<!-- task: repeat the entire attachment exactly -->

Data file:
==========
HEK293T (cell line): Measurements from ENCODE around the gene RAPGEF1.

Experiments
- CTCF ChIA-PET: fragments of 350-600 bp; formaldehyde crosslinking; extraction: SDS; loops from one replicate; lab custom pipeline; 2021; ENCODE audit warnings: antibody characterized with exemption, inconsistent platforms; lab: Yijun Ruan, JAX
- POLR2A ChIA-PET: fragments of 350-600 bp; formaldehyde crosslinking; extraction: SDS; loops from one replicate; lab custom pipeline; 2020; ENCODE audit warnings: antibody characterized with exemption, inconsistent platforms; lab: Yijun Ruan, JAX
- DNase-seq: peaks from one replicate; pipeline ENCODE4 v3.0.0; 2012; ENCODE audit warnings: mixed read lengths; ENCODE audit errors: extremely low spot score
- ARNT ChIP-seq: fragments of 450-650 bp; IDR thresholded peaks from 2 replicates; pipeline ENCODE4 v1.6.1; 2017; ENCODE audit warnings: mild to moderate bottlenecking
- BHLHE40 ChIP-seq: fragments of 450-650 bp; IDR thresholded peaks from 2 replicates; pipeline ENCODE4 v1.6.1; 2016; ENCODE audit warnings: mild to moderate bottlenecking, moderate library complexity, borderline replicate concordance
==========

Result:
HEK293T (cell line): Measurements from ENCODE around the gene RAPGEF1.

Experiments
- CTCF ChIA-PET: fragments of 350-600 bp; formaldehyde crosslinking; extraction: SDS; loops from one replicate; lab custom pipeline; 2021; ENCODE audit warnings: antibody characterized with exemption, inconsistent platforms; lab: Yijun Ruan, JAX
- POLR2A ChIA-PET: fragments of 350-600 bp; formaldehyde crosslinking; extraction: SDS; loops from one replicate; lab custom pipeline; 2020; ENCODE audit warnings: antibody characterized with exemption, inconsistent platforms; lab: Yijun Ruan, JAX
- DNase-seq: peaks from one replicate; pipeline ENCODE4 v3.0.0; 2012; ENCODE audit warnings: mixed read lengths; ENCODE audit errors: extremely low spot score
- ARNT ChIP-seq: fragments of 450-650 bp; IDR thresholded peaks from 2 replicates; pipeline ENCODE4 v1.6.1; 2017; ENCODE audit warnings: mild to moderate bottlenecking
- BHLHE40 ChIP-seq: fragments of 450-650 bp; IDR thresholded peaks from 2 replicates; pipeline ENCODE4 v1.6.1; 2016; ENCODE audit warnings: mild to moderate bottlenecking, moderate library complexity, borderline replicate concordance